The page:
I wish to propose a theory about Blessed Paul VI for which, currently, I can adduce some evidence; I wonder if there is more.
HE WAS UN POCO AMLETICO
(1) He relied upon dishonest people for advice. (a) From the Memoires of Louis Bouyer: "At different stages, be it with regard to the dumping overboard (sabordage) of the Liturgy of the Departed, or again in that unbelievable enterprise of expurgating the psalms in view of their use in the Office, Bugnini came up against an opposition, not just massive, but one could say pretty well unanimous. In some such cases, he did not hesitate to tell us 'But the Pope wants it!'. After that, to be sure, there was no longer a question of discussing it." Bouyer recounts how he once met Bugnini in circumstances in which the latter, mistakenly, believed that he, Bouyer, had just been with Pope Paul ... whom Bugnini was on his way to see. "On seeing me, he not only turned completely white but, visibly, was knocked for six (non seulement il blemit, mais, visiblement, il fut atterre)". "The answer was to be presented to me, but some weeks later, by Paul VI himself. Nattering with me about our famous labours, which he had confirmed, he finally said to me 'But why, then, did you put into this reform ...' (Here, I have to admit that I don't recall any longer which of the details which I have mentioned particularly irritated him.) Naturally, I replied 'But purely and simply because Bugnini guaranteed to us that you were absolutely set on it (avait certifie que vous le vouliez absolument).' His reaction was immediate: 'Is it possible? He said to me personally that you were unanimous in this respect!'".
(b) Bishop Tissier's biography recounts that when Archbishop Lefebvre was received in audience by the Pope, Paul VI was hostile from the start. It transpired that he had been informed, probably by Cardinal Villot, that the Archbishop made the priests whom he formed "sign an oath against the Pope". Given such shameless mendacity, it is hardly surprising that the Holy Father's mind was poisoned against Lefebvre.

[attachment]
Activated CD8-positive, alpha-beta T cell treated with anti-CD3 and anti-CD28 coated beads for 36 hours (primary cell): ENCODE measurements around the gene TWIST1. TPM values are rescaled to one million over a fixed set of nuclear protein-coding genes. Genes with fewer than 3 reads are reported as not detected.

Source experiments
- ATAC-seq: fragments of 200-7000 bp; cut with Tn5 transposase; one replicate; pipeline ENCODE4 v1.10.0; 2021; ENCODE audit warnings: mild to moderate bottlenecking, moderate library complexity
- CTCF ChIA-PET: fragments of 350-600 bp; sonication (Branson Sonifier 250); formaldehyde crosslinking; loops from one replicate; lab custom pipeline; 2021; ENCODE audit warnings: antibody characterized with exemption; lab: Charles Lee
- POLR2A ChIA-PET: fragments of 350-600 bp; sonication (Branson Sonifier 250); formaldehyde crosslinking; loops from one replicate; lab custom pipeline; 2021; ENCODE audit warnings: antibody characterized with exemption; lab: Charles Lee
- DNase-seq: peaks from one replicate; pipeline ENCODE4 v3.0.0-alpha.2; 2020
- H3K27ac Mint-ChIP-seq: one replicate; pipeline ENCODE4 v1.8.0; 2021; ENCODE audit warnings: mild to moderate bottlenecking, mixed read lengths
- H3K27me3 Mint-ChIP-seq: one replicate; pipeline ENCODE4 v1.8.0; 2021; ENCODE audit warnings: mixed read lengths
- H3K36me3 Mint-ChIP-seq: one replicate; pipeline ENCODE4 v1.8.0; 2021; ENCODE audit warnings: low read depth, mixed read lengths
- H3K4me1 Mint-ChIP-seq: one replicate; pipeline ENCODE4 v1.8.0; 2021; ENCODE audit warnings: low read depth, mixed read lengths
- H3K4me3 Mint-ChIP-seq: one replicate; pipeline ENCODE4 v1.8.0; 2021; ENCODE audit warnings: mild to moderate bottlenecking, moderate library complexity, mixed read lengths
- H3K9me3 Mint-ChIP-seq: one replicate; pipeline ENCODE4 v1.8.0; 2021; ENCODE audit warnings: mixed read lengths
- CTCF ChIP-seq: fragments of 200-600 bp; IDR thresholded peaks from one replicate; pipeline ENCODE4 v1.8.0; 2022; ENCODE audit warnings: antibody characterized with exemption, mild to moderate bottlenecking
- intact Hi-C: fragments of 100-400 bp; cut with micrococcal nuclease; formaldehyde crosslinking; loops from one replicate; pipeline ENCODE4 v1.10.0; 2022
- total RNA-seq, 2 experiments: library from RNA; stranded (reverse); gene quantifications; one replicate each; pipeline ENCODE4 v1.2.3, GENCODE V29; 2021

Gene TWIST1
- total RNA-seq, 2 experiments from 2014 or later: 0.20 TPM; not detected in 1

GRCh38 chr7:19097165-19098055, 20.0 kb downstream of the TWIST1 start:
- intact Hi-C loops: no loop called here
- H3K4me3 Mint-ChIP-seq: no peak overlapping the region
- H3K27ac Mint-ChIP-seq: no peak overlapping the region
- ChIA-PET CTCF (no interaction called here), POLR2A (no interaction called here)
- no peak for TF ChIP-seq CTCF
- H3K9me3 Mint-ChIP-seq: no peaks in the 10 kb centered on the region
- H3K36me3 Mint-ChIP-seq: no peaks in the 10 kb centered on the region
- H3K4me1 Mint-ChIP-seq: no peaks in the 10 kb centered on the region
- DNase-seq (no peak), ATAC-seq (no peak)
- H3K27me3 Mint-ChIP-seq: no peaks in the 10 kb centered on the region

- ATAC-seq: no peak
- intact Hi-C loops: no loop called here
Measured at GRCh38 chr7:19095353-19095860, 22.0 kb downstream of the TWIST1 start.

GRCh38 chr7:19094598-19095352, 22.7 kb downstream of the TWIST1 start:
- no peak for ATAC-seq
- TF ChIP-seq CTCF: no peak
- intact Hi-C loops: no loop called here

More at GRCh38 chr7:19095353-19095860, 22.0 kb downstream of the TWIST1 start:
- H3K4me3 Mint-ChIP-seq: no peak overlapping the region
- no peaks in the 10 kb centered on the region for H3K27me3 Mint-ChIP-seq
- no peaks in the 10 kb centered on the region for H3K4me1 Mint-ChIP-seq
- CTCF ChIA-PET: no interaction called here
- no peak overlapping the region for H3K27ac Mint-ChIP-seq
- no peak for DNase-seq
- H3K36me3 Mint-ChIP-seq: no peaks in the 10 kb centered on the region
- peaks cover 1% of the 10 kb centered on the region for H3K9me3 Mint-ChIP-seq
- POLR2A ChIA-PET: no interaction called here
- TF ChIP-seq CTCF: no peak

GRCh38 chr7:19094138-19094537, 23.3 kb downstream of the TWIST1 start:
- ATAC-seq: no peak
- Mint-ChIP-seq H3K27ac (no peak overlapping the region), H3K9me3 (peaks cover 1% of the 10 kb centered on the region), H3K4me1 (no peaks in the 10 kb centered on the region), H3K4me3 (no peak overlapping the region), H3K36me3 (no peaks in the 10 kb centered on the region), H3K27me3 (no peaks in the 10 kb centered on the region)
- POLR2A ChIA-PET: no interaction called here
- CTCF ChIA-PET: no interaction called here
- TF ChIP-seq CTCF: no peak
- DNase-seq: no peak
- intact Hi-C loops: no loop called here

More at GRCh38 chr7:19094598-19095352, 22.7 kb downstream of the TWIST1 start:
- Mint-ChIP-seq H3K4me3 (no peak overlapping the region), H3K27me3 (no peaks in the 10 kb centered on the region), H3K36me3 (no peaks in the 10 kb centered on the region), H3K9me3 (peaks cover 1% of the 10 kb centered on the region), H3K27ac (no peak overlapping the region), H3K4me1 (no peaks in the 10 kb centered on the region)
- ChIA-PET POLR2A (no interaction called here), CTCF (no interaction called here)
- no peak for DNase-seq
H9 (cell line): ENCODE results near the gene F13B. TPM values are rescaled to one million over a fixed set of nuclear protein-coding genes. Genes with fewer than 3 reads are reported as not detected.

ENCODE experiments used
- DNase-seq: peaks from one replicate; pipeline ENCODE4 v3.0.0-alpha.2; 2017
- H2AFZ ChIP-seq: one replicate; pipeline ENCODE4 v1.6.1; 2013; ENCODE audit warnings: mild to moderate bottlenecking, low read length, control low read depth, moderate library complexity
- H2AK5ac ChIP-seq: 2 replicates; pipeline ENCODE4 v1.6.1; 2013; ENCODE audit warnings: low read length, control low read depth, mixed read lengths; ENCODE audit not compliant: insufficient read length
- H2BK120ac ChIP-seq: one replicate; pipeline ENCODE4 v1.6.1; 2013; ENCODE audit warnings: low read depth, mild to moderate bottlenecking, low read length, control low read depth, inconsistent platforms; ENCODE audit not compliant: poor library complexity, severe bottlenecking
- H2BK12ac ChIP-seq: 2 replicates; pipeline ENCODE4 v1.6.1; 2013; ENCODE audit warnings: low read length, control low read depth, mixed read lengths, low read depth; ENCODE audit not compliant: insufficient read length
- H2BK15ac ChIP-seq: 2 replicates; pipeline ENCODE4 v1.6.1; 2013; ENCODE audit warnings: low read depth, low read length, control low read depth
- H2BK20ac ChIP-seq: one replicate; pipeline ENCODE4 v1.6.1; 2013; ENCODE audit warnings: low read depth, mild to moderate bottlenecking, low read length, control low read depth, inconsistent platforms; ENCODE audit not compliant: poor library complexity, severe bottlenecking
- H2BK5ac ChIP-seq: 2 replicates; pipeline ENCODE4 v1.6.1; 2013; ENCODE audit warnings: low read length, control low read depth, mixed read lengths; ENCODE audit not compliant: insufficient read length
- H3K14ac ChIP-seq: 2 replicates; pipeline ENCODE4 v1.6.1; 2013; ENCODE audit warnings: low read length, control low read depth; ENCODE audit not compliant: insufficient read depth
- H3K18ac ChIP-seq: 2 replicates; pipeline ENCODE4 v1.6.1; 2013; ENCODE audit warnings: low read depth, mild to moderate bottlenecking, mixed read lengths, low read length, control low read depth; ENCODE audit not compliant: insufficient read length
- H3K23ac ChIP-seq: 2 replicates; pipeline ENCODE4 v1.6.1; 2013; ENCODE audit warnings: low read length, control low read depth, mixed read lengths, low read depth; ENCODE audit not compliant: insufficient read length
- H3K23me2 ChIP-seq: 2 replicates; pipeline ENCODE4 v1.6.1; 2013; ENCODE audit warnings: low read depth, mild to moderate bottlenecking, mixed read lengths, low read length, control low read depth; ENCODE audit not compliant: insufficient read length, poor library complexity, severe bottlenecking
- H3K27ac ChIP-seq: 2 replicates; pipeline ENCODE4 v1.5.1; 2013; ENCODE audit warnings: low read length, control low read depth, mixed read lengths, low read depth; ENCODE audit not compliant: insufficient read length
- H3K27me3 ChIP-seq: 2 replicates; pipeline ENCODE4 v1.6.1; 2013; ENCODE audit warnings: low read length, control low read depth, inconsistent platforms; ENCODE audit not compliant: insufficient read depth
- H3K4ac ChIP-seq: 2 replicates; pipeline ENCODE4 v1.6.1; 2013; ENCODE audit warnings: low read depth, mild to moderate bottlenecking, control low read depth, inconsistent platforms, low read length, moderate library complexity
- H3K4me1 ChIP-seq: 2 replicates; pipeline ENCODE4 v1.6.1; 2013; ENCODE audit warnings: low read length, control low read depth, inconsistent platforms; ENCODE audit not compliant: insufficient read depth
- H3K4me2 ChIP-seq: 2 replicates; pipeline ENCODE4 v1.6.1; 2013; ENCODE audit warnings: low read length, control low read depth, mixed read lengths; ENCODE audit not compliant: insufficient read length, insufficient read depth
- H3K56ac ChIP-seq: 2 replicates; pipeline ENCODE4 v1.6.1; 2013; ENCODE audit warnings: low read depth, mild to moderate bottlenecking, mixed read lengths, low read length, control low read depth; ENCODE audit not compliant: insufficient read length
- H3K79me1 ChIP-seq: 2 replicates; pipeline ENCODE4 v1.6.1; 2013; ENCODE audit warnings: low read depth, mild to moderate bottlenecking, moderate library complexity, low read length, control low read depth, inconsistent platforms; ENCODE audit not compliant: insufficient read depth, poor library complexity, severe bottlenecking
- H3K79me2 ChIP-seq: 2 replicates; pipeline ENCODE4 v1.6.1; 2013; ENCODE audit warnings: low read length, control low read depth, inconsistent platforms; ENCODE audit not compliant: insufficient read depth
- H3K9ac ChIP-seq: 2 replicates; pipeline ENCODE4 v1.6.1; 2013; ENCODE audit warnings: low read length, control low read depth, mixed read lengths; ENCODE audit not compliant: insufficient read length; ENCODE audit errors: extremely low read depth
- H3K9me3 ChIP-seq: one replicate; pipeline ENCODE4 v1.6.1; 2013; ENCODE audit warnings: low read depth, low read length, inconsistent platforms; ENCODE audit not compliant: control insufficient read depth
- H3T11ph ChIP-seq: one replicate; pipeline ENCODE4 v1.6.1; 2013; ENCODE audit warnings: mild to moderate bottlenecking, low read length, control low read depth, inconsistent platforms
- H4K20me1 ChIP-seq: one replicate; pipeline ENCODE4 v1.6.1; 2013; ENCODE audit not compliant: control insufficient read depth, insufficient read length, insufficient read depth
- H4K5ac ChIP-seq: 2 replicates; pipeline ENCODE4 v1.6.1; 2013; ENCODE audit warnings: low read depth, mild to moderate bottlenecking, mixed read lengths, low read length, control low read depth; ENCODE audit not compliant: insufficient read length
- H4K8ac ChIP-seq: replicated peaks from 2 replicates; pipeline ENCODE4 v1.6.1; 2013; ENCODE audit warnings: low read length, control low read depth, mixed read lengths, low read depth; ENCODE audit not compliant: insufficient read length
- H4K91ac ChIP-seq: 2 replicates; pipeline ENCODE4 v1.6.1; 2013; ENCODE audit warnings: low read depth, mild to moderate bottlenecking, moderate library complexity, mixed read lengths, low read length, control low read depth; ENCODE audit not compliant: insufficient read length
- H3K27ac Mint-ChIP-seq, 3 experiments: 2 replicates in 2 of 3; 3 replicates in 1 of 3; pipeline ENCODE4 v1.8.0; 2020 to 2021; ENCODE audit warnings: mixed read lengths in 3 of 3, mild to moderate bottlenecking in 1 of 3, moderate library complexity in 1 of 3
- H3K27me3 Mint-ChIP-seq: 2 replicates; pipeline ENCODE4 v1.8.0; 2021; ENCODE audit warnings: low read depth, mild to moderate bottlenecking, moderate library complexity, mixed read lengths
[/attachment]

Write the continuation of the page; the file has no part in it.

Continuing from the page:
(2) Blessed Paul VI preferred to compromise with disorder rather than to face it down. It seems clear, from Dom Cassian Folsom's Adoremus series of articles, that the provision of alternative Eucharistic Prayers was a pathetic but well-meant attempt to rein in the chaos which existed particularly in the Low Countries, where home-made Eucharistic Prayers were proliferating in (literally) hundreds. He was assured that the Hierarchy, given this concession, were prepared to restore order. (Big of them ... Traditionalists would also do well to remember that it was the provision of these alternatives which saved the Canon itself from being mangled ... better, surely, to be unused for a few decades than permanently debased?)
As well as the human and historical tragedy, there is an ecclesiological point here. If you blend together in one saucepan an exaggerated notion of papal authority (as analysed by Joseph Ratzinger) with the activities (described in detail by Louis Bouyer) of unscrupulous and dishonest and ruthlessly determined manipulative individuals who have the pope's ear, you are gravely at risk of having a disaster the results of which it may well take generations to mitigate. Quod factum est.